Jillayne wrote a post about the upcoming national licensing exam that mortgage originators will have to take and pass (unless they work for a depository institution) due to the SAFE Act. She provided examples of questions that may be on the exam. One of them is how to calculate income–which is receiving quite a few comments on her post.
If an applicant works 40 hours every week and is paid $13.52 per hour, what is the applicant’s
The correct way to calculate this is 13.52 x 40 hours x 52 weeks divided by 12 months = (B) $2,343.47. The mortgage originator should also review the last two years W2’s to make sure the income is steady or increasing. If it’s decreasing, this will need to be explained and the income may be averaged or a lower income may be used. For example, if the borrower recently had their hours cut due to the economy, the new lower figure will most likely be used. What’s most important is steady hours for the hourly employee…a recent jump in hours may not be considered either.
It’s important that the borrower has a minimum of a two year history in their line of work in order to be able to use the income (secondary education may be able to count towards the two year requirement). If someone started a second job one year ago as a waitress for supplemental income, it might not meet the criteria to be factored towards income unless the borrower had a second job in the same industry over the past two years.
Overtime and bonus income needs to be received for the past two years to be factored for qualifying as well. Again, this boils down to stability and trends with income are heavily considered.
Commission incomes (W2) requires a two year history as well and the income is averaged. If a borrower’s commission income is more than 25% of their annual income, they’re treated more like a self-employed borrower. They’ll need to provide their last two years complete tax returns and non-reimbursed business expenses that are claimed on the tax return will be deducted from the gross income (they’re treated more like a self-employed borrower). A situation that I’ve seen is where a borrower was paid a salary and then received a promotion where they had greater earning potential. The employer reduced their base and added a commission structure. Because the commission was a new feature to the income, only new lower base income was used for qualifying.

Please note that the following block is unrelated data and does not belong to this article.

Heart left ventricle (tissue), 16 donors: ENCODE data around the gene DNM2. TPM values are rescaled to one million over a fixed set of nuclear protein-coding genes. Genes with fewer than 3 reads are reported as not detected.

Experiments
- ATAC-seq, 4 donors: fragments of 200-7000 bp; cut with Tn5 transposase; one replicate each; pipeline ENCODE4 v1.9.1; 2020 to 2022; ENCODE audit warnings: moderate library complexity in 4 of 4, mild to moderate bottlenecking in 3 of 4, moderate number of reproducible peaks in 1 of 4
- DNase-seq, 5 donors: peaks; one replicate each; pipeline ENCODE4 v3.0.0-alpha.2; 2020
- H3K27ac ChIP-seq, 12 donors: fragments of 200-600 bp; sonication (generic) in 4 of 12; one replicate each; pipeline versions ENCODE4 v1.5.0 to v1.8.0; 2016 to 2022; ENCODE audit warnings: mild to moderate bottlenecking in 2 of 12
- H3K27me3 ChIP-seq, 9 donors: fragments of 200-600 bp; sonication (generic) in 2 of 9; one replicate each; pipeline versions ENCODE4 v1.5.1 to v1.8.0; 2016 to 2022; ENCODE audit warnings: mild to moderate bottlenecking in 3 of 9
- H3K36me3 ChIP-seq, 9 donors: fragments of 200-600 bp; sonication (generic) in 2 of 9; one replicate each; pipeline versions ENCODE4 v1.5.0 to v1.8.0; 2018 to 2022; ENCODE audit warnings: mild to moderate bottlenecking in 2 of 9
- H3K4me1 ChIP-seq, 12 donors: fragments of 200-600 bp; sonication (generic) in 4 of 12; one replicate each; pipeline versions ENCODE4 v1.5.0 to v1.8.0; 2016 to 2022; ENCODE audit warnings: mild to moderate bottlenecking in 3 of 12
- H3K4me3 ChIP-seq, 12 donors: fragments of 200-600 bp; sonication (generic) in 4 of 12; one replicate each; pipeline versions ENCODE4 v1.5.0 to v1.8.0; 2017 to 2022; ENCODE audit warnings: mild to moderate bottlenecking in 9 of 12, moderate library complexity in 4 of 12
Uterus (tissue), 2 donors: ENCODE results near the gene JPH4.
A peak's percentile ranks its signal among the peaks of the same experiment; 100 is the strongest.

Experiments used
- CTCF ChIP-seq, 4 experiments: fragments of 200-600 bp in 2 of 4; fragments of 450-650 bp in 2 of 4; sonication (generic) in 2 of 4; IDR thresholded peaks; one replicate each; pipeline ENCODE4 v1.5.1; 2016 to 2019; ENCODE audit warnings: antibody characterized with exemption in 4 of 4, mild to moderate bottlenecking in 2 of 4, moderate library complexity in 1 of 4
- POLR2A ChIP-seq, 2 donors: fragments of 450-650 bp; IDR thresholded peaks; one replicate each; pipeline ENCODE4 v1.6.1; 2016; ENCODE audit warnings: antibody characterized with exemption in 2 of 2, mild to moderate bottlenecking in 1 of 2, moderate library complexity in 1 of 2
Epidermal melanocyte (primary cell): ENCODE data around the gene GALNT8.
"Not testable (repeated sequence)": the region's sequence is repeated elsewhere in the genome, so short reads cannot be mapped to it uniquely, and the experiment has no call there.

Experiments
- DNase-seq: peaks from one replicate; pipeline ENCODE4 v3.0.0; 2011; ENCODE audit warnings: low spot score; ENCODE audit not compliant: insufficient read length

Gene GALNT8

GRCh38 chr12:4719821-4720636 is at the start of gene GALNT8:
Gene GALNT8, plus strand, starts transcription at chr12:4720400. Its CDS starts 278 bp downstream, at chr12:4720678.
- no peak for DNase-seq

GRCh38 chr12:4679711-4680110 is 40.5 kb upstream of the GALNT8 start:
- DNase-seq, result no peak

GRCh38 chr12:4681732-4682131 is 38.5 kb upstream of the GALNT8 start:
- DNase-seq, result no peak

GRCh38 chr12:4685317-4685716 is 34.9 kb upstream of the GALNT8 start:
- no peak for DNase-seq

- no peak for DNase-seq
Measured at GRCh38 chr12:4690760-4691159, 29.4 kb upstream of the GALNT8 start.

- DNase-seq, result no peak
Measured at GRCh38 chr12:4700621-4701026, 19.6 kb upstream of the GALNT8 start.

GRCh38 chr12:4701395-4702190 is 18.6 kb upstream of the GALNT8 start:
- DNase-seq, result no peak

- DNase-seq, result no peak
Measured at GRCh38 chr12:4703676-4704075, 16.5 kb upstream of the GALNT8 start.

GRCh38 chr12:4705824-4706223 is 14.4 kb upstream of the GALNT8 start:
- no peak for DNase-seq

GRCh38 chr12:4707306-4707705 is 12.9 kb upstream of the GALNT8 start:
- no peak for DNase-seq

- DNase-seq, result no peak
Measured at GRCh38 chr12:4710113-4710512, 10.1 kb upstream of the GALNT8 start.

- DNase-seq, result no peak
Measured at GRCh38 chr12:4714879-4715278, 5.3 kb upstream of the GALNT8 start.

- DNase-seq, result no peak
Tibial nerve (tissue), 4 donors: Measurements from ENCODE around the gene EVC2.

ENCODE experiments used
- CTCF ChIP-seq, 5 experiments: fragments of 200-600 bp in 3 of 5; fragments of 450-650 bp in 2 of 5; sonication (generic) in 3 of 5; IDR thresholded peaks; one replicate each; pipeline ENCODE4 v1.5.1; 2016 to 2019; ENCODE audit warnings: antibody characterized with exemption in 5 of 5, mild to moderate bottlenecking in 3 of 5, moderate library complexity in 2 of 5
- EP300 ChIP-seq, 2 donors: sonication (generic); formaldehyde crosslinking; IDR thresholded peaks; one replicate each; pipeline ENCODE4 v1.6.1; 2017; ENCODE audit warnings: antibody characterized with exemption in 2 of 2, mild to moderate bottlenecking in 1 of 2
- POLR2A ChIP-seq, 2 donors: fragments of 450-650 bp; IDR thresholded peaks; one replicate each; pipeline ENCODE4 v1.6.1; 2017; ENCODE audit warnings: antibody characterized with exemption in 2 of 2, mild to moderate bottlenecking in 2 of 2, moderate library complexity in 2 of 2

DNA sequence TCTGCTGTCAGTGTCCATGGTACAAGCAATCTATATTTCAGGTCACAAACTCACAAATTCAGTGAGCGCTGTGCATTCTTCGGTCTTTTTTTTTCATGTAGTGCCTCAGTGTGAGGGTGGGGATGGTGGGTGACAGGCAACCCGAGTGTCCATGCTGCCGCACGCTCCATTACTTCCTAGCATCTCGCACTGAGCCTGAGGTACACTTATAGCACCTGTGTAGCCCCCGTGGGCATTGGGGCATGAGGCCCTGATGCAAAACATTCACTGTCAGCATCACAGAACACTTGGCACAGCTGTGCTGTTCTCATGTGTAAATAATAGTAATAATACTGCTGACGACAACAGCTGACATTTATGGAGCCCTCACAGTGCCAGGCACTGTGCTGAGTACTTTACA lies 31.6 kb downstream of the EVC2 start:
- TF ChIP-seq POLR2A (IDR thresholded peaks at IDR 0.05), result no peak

It all pretty much boils down to showing stability over the past 24 months and recent trends when calculating income. Also be prepared to complete a Form 4506–even if you’re paid salary–as a measure to prevent fraud. Lenders may also require a Verification of Employment with your employer to confirm the information provided regarding employment, income is accurate and that employment is likely to continue prior to funding your new mortgage.
There are many other types of income–for purposes of keeping this post short, sweet and simple, I’ve stuck to income that’s reported via a W2 and a “full doc” loan.
Hopefully you’re working with a Mortgage Professional who reviews your income documentation upfront and calculates it correctly…and I hope you’re quickly providing the information that is being requested so that you’re properly qualified in the beginning of the process. Nobody likes to get involved with a transaction to find out that the underwriter is not going to use the income that was used on the application because it was figured incorrectly.
Questions? Ask! 🙂